Following from last week's exploration of collecting and forms of ownership, this seminar examines the ways in which consumption, including both collecting and gift-giving, underpins diplomatic activity. In this it also builds on the seminar in week 2 devoted to the connections between politics and consumption.
Research on the history of diplomacy has increasingly turned to questions of social and cultural practices and the meanings they hold in shaping relations between political entities. Focusing on issues such as diplomatic gift-giving, courtly ceremonial, dress, banqueting, art, and drinking, this seminar spans the wide range of topics linking diplomacy to cultures of consumption. We will also take a more in-depth look at the material culture of diplomacy as represented in objects housed in museum collections today.
Please come to the seminar prepared to introduce TWO further readings of your own choice to your peers and to discuss the object you selected (please see Seminar Question 4).
- In what ways is consumption a relevant concept for studying the history of diplomacy?
- How have historians of diplomacy engaged with material culture and consumption and how has it changed the discipline?
- What does a focus on diplomacy have to offer to the study of consumption?
- Examine one of the following object from the V&A collection in detail and consider its relevance as a source for understanding diplomacy and consumption: (17-1925); (M.97-1949); (IS.41-1980); (1085-1882); (WM.696-1997).
Harriet Rudolph, ‘Entangled Objects and Hybrid Practices? Material Culture as a New Approach to the History of Diplomacy’, in Harriet Rudolph and Gregor M. Metzig (eds.), Material Culture in Modern Diplomacy from the 15th to the 20th Century (Berlin: Walter de Gruyter, 2016), pp. 1-28. Link.
Further Reading (pick TWO)
Bacciolo, Andrea, ‘The Diplomacy of Taste: Maratti, Contini, Bellori, and a Banquet Hosted by Carlo Barberini for the Ambassador of King James II’, Storia dell’Arte 142.42 (2015), pp. 85-104. Link.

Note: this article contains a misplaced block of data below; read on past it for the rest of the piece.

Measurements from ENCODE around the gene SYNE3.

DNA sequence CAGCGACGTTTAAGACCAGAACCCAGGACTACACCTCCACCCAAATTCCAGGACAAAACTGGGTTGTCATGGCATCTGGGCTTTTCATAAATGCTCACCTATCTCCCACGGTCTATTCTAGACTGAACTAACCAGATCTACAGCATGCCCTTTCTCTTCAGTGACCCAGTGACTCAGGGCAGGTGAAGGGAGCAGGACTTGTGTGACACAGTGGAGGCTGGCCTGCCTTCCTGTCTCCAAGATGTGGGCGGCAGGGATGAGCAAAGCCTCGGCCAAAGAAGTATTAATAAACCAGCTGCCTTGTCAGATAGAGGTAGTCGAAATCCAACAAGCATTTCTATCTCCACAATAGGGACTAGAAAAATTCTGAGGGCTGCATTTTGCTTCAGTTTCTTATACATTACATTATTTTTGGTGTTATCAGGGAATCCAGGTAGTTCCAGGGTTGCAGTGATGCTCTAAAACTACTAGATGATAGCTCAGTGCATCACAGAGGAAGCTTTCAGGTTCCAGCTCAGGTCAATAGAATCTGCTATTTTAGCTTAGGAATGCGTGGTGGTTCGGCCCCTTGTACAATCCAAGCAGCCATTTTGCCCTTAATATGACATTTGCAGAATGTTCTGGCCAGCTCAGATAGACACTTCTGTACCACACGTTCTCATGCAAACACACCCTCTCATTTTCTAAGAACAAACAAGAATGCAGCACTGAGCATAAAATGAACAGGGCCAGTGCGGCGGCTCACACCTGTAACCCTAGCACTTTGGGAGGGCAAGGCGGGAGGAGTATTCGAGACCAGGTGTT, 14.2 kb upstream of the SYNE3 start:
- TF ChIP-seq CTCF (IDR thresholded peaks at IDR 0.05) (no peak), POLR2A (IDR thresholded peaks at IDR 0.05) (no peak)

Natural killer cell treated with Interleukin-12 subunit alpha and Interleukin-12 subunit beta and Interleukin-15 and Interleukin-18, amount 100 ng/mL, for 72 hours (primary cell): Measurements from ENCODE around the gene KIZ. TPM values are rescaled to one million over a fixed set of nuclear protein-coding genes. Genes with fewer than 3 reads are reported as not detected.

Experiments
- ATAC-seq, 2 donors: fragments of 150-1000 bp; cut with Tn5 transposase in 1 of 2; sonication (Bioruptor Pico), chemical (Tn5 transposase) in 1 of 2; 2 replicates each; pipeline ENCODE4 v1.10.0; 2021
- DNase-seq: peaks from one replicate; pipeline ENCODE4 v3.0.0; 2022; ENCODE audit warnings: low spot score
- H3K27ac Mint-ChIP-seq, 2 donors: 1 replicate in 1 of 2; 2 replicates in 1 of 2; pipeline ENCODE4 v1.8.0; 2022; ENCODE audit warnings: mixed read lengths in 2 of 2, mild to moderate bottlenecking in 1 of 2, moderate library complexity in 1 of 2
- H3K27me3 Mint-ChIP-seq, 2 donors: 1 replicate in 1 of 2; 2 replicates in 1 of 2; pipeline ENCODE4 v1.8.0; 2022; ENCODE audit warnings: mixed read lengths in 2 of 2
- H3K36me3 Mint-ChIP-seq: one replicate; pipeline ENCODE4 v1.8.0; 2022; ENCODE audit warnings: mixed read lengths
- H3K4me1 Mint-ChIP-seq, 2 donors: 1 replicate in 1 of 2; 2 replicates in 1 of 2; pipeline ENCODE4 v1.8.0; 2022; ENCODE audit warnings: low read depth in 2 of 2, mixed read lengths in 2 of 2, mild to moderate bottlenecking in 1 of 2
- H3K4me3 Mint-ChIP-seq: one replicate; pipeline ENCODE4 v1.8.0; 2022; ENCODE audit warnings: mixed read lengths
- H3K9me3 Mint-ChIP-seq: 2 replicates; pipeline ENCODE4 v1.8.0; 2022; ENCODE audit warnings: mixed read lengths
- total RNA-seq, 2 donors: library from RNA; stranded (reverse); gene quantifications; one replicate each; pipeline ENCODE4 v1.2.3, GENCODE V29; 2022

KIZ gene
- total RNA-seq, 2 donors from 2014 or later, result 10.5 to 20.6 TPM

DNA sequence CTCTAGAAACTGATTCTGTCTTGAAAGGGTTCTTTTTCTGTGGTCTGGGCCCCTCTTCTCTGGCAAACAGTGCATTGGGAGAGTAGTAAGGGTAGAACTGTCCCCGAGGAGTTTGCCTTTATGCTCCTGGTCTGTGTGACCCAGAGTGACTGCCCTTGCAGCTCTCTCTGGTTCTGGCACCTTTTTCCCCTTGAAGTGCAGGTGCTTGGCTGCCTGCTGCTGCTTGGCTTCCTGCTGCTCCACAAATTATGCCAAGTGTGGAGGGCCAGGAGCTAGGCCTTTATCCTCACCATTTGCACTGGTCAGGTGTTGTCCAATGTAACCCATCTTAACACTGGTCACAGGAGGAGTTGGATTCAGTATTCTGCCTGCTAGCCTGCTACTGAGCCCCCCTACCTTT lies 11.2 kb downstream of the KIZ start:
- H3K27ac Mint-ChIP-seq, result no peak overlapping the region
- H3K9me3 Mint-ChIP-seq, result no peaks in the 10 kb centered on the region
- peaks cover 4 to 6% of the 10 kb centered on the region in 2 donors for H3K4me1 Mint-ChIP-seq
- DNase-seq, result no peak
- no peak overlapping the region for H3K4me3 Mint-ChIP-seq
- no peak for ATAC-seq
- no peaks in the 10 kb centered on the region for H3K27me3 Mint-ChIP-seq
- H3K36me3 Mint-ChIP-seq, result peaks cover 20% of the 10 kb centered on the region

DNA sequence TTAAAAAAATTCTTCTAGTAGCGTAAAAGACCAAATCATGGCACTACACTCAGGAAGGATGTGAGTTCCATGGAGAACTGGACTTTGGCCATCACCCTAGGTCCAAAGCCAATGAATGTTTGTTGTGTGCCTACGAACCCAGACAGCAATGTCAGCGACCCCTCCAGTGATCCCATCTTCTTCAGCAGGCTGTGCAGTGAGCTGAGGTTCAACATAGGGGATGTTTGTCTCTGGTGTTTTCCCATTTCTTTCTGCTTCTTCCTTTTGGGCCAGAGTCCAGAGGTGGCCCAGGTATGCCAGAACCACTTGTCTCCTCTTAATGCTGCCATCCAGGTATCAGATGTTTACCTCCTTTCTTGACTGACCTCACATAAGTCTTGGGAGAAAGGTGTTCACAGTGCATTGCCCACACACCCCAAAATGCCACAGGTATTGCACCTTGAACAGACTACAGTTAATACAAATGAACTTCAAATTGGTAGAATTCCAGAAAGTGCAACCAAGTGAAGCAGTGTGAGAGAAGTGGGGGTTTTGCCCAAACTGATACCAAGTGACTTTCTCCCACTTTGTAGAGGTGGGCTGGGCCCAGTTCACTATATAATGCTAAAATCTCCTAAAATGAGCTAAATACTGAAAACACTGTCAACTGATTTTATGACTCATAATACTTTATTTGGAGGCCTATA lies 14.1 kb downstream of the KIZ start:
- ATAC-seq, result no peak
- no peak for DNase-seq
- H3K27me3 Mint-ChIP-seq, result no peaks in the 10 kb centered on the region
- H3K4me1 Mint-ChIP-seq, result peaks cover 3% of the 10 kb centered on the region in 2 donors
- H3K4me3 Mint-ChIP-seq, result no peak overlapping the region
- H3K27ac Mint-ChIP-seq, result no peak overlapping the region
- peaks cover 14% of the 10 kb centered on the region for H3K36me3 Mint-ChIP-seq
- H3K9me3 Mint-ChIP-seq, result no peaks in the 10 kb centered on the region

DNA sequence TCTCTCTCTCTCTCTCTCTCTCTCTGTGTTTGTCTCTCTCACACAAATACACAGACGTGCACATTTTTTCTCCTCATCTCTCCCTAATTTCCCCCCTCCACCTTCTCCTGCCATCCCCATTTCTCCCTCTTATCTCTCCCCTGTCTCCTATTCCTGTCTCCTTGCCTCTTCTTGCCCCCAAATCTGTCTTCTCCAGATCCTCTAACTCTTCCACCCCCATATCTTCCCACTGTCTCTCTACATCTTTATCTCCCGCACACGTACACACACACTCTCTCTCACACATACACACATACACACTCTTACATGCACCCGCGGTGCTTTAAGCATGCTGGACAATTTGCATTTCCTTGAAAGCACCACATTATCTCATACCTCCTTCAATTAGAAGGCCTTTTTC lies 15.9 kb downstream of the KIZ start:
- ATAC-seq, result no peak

Barclay, Paul D., ‘‘Gaining Confidence and Friendship’ in Aborigine Country: Diplomacy, Drinking, and Debauchery on Japan's Southern Frontier’, Social Science Japan Journal 6.1 (2003), pp. 77-96. Link.
Clulow, Adam, ‘Splendour and Magnificence’: Diplomacy and Sumptuary Codes in Early Modern Batavia’, in Giorgio Riello and Ulinka Rublack (eds.), The Right to Dress: Sumptuary Laws in a Global Perspective, c.1200–1800 (Cambridge: Cambridge University Press, 2019), pp. 299-324. Link.
Fletcher, Catherine, Diplomacy in Renaissance Rome: The Rise of the Resident Ambassador (Cambridge: Cambridge University Press, 2015), esp. Ch. 6: ‘Locating Diplomacy in the City of Rome’. Link.
Heal, Felicity, ‘Presenting Noble Beasts: Gifts of Animals in Tudor and Stuart Diplomacy’, in Sowerby, Tracey A., and Jan Hennings (eds.), Practices of diplomacy in the Early Modern World c.1410-1800 (London and New York: Routledge, 2017), pp. 187-203.
Herrmann, Rachel B., ‘“No useless Mouth”: Iroquoian Food Diplomacy in the American Revolution’, Diplomatic History 41.1 (2017), pp. 20-49. Link.
Jacobsen, Helen, ‘Luxury Consumption, Cultural Politics, and the Career of the Earl of Arlington, 1660-1685’, The Historical Journal 52.2 (2009), pp. 295-317. Link.
Mahon, Elaine, ‘Irish Cuisine: Irish Diplomatic Dining’, The Canadian Journal of Irish Studies 41 (2018), pp. 124-155. Link.
Morgan, Linda, ‘Diplomatic Gastronomy: Style and Power at the Table’, Food and Foodways 20.2 (2012), pp. 146-166. Link.
Riello, Giorgio, ‘“With Great Pomp and Magnificence”: Royal Gifts And The Embassies Between Siam And France In The Late Seventeenth Century’, in Zoltán Biedermann, Anne Gerritsen, and Giorgio Riello (eds.), Global Gifts: The Material Culture of Diplomacy in Early Modern Eurasia (Cambridge: Cambridge University Press, 2017), pp. 235-265. Link.
Talbot, Michael, British-Ottoman Relations, 1661-1807: Commerce and Diplomatic Practice in Eighteenth-Century Istanbul (London: Boydell & Brewer, 2017), Ch. 5: ‘Diplomacy as Performance’, pp. 141-172. Link.